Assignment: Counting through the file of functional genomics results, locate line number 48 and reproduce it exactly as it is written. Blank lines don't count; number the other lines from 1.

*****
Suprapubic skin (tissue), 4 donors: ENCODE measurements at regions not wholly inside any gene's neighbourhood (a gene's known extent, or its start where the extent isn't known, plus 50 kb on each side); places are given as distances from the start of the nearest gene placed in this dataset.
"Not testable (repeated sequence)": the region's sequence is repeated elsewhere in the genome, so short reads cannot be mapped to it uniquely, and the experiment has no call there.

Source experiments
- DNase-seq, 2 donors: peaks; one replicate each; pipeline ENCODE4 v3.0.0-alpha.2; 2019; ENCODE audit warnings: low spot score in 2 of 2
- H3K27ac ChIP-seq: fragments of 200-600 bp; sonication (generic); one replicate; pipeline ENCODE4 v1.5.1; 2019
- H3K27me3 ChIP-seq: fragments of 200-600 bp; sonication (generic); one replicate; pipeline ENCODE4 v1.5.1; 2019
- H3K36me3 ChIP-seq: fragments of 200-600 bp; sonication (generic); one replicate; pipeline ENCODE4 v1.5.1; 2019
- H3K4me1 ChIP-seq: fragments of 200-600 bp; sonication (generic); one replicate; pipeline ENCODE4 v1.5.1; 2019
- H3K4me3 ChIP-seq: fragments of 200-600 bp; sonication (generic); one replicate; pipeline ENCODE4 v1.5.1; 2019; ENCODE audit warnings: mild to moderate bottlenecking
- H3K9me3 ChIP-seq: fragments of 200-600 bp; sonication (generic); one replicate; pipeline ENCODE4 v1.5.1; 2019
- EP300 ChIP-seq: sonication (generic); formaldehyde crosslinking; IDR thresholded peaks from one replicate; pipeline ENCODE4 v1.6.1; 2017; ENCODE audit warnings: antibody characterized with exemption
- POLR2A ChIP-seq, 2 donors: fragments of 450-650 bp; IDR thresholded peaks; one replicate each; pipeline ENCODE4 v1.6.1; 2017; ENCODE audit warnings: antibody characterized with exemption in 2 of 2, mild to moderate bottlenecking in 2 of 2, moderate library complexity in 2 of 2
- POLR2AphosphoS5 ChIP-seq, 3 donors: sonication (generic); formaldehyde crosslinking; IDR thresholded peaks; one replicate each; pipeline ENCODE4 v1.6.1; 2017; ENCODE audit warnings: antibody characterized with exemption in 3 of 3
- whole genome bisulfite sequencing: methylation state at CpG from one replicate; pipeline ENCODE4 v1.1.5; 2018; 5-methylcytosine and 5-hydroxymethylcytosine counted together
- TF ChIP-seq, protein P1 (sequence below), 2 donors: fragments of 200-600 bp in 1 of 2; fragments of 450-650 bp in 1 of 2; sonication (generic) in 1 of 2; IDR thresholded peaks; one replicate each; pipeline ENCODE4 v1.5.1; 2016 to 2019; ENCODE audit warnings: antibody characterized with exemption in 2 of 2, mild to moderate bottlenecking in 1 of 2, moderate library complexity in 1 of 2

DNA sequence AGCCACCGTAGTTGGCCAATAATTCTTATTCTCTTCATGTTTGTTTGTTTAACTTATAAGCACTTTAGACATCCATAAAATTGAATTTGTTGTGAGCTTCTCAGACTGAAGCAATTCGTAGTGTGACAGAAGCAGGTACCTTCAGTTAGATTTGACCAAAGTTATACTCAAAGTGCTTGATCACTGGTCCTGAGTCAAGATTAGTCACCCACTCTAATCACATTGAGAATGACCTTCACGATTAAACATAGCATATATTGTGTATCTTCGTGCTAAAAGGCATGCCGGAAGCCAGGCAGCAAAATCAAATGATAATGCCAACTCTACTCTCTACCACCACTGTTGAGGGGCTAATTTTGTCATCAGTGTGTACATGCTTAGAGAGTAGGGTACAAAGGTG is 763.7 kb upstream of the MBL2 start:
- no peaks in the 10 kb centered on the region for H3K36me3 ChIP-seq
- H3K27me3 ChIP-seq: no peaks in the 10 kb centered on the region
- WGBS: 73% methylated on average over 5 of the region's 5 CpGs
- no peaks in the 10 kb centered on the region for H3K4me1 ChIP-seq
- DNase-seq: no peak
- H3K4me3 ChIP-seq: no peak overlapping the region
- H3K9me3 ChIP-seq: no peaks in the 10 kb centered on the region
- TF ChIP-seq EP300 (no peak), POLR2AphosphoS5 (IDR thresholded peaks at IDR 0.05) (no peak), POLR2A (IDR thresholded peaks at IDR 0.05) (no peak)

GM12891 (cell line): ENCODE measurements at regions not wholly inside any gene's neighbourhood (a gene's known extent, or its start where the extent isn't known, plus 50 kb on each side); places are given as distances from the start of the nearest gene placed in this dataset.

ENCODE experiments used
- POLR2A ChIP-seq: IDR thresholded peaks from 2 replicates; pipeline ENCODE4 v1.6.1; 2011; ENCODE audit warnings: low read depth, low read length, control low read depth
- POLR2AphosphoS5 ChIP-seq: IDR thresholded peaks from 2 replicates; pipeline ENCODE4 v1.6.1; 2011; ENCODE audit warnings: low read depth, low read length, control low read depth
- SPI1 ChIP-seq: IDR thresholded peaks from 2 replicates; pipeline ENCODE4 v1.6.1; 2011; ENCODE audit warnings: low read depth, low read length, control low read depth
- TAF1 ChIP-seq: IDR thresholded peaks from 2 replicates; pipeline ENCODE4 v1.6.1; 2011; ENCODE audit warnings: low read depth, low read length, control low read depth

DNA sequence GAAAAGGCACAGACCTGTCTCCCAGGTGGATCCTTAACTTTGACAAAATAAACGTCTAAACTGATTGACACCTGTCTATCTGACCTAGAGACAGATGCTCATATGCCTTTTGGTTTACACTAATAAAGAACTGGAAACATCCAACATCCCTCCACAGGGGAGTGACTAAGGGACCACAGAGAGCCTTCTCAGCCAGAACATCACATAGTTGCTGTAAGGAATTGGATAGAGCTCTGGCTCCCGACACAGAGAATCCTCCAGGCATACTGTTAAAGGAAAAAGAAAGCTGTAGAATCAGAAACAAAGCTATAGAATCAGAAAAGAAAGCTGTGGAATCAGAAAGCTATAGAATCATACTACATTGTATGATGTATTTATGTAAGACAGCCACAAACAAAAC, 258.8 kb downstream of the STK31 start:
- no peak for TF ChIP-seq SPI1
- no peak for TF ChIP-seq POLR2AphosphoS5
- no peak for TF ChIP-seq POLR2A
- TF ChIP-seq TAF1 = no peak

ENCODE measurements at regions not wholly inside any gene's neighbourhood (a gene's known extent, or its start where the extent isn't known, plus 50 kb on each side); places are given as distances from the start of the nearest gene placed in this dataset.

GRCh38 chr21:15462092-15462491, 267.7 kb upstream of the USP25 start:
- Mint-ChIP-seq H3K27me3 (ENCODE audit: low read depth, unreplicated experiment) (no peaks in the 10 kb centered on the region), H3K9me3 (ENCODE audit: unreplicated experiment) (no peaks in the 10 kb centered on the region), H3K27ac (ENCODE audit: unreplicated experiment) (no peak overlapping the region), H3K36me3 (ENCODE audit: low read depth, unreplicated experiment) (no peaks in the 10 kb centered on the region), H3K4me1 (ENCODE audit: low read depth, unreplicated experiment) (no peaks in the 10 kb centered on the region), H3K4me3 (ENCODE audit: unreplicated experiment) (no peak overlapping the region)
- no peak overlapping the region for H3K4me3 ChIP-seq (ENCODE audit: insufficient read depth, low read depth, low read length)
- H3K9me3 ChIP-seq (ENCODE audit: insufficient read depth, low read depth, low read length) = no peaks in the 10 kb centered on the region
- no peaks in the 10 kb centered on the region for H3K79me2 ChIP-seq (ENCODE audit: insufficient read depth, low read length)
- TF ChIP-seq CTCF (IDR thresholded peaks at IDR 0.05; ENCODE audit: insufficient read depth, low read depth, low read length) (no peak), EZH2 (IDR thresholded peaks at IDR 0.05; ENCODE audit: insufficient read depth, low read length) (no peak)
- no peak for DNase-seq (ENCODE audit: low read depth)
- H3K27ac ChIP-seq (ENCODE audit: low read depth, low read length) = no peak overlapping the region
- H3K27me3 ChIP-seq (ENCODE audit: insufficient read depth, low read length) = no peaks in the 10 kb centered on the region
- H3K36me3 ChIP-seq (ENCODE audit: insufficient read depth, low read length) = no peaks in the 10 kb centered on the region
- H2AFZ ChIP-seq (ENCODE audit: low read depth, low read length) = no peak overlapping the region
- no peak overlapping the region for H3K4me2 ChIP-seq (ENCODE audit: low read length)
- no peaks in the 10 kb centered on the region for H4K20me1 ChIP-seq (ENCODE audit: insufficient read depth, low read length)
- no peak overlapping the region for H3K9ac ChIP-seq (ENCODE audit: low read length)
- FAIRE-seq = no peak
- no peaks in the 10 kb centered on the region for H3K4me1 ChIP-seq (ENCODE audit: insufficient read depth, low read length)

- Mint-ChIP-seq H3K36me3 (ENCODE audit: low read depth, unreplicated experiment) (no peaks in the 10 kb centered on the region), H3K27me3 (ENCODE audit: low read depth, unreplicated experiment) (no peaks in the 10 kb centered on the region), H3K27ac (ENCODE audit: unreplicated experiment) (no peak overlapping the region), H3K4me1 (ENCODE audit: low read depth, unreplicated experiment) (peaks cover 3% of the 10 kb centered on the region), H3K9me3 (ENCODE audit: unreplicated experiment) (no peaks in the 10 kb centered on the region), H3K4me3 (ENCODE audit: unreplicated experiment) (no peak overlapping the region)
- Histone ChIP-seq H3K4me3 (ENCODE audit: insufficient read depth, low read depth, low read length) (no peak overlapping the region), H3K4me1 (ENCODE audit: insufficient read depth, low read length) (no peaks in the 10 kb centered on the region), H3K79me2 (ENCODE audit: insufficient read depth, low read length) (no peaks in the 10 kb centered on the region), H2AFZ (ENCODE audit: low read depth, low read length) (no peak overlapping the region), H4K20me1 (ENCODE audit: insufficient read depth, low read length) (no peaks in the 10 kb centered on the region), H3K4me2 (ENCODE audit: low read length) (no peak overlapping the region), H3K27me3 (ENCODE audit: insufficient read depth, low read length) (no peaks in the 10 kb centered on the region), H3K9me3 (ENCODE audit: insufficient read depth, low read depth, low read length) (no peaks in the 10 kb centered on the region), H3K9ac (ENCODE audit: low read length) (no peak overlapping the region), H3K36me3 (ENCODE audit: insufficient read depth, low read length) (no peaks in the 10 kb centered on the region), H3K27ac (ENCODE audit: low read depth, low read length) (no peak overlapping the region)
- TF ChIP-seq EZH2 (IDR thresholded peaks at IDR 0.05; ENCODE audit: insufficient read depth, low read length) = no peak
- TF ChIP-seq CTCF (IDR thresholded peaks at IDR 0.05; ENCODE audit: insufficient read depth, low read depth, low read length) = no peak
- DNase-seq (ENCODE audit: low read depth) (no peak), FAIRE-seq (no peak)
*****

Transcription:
- no peak overlapping the region for H3K4me2 ChIP-seq (ENCODE audit: low read length)